Venice carnival 2018

Venice Carnival - Discover the Venetian tradition on your next school trip
January 31, 2018

This infamous carnival which started in 1162, supposedly as a celebration for the Serenissima Repubblica, is held annually in the city of Venice in Veneto, Italy. At its beginning, revellers would gather in the Piazza San Marco and dance through the day and night. The celebration quickly developed into a city-wide annual celebration in which Venetians would wear elaborate masks to conceal their identity so that they could gamble and flirt without consequence, and would hold parties from the end of Christmas up to the beginning of Lent. The carnival was then banned for a couple of centuries, but was brought back in 1970 by the Italian government in an attempt to protect Venetian culture and heritage.

Venice Canal

The most striking, and recognisable tradition surrounding the carnival is the use of ornate masks, which people would use to hide their identity when celebrating carnival. This has now solidified itself in Venetian culture and the event would not be the same without them. Masks can be made out of leather, porcelain or glass, with glass being the traditional technique. You can visit the glass blowing museum ‘Museo del Vetro’ on the small island of Murano, a 20-minute boat ride from the mainland of Venice, here you can learn more about how mascherari would manipulate the glass in order to create these elaborate masks. Walking around Venice, meandering around the little streets, there are endless amounts of small shops, filled to the rafters with these beautiful designs, however nowadays they are mostly made of gesso and decorated with gold leaf, feathers and gems rather than glass – although they are still as beautiful as they were.  

There are a few different types of masks which are traditional to carnival and Venetian culture. The most recognisable being the ‘Medico della peste’ masks (plague doctors), which are white, with long beaks and round eye sockets, these were originally used by doctors during the plague, the beak stuffed with sweet smelling plants to keep away the foul smell of the disease that medics thought spread the illness. Nowadays however, carnival has adopted the image and these masks are now decorated in patterns and colours and can be seen worn by many throughout the celebration.  Another recognisable mask is the ‘Bauta’, a traditional mask which distorts facial features, and usually depicts a large nose, no mouth and a protruding chin, which allows the wearer to eat, drink and talk without needing to take off the mask. In the 18th century these were used by male citizens during ballots and meetings in order to guarantee their anonymity, similar to modern democracy. Another iconic mask is the ‘Volto’. This white mask covers the entire face and unlike the ‘Bauta’ depicts simple facial features, and extends quite far back up to the hairline. In modern times the ‘Volto’ mask is often gilded and decorated, however traditionally it was a stark white, which in turn earned its alternative Latin name ‘Larva’ (ghost). A final example of the traditional Venetian masks is the ‘Servetta Muta’ (mute servant woman), this bizarre design was worn by women in the 18th century and is a completely black, velvet mask, only just covering the face. This mask has large eye holes and no mouth opening for the wearer to speak through, in addition, in order to keep the wearer muta (silent), it must be held to the face by biting down on a button inside the mask – a strange, and sexist design to say the least! There are quite a few other designs which are worn throughout carnival, all with their own histories and modern twists, and these masks have inspired writers and film directors throughout the years, and earning them worldwide fame.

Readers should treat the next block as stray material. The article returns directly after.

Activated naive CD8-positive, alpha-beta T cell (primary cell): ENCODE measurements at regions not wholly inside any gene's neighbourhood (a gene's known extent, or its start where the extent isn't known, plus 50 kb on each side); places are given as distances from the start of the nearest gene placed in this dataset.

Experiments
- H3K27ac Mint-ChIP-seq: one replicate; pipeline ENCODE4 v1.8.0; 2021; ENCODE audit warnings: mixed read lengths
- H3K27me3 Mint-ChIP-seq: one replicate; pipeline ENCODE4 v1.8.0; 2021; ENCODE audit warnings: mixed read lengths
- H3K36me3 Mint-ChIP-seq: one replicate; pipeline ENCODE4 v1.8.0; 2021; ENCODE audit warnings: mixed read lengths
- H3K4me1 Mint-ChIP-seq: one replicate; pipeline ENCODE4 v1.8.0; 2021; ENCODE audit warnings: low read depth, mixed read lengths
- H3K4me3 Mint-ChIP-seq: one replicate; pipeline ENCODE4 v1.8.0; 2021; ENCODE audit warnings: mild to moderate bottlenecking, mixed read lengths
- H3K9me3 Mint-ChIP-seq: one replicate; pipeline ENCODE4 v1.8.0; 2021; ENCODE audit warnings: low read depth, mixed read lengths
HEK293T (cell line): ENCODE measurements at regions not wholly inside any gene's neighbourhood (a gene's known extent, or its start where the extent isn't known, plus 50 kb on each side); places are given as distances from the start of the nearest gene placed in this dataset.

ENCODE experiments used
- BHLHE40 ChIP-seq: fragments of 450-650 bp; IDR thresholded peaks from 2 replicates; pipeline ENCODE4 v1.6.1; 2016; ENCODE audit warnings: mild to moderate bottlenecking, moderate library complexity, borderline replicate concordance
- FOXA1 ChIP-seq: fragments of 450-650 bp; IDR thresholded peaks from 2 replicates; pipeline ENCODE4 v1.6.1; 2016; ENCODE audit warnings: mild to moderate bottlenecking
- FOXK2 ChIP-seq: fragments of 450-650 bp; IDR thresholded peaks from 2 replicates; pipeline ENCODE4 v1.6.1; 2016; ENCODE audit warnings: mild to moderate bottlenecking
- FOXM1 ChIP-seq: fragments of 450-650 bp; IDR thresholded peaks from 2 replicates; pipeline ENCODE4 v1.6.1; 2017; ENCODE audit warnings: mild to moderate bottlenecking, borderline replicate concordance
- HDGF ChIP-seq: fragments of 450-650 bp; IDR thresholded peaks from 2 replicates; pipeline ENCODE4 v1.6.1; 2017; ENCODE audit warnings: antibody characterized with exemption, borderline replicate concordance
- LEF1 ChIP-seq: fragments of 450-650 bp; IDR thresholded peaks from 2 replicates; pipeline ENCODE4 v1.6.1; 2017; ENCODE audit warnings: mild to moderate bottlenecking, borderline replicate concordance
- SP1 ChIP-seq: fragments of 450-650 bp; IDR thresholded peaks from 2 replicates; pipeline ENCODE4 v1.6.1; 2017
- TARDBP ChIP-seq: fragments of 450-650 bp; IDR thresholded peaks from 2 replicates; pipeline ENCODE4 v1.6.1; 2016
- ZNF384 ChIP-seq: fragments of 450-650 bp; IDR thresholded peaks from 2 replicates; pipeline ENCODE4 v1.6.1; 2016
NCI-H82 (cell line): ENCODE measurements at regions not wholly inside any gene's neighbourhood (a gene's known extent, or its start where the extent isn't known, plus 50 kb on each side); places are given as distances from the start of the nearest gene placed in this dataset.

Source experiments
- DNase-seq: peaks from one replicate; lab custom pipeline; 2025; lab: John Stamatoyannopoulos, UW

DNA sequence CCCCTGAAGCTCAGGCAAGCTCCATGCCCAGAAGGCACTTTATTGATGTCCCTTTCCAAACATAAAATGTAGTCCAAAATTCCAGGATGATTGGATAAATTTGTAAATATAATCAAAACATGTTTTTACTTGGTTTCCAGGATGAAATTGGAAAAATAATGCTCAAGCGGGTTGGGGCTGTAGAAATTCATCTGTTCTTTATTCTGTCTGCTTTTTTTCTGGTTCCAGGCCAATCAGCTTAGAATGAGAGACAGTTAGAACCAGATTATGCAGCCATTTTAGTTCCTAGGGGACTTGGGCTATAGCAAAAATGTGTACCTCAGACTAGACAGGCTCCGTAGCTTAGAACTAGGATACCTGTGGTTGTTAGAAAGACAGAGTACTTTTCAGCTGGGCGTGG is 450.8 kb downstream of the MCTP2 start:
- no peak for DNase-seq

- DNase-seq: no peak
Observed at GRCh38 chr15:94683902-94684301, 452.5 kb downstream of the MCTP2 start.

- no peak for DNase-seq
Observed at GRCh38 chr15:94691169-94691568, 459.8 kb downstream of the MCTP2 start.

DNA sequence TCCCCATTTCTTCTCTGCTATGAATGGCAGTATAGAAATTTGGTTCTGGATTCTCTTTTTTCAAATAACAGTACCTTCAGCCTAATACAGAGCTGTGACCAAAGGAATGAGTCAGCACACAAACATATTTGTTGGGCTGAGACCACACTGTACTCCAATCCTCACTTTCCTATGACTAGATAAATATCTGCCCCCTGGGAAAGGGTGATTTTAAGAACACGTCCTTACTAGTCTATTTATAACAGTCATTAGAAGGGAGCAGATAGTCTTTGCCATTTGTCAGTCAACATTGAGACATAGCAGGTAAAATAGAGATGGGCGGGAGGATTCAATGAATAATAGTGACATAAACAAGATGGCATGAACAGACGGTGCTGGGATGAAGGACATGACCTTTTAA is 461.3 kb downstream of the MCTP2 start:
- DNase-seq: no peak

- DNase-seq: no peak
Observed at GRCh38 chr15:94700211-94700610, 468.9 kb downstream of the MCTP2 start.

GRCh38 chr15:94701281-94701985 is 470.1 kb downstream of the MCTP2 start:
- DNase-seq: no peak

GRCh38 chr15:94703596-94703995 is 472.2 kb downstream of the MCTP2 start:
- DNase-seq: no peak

Nowadays, tourists flock to Venice, both from inside Italy and further afield to see the carnival in action. Actors dress in elaborate 18th century costumes, flowing capes and staffs, hiding behind their chosen style of mask. Street performers litter the streets and vendors sell their trinkets and tiny masked models to the public. In Piazza San Marco, the council erect a large stage, here musicians and comedians play to the audience who wander in and out throughout the day. Venice during carnival is an incredible experience, the mixture of the winding bridges and canals of Venice with the 18th century costumed people in masks truly transports you back to the past, in an unnerving and fascinating way. It is an experience that must be added to everyone’s bucket list!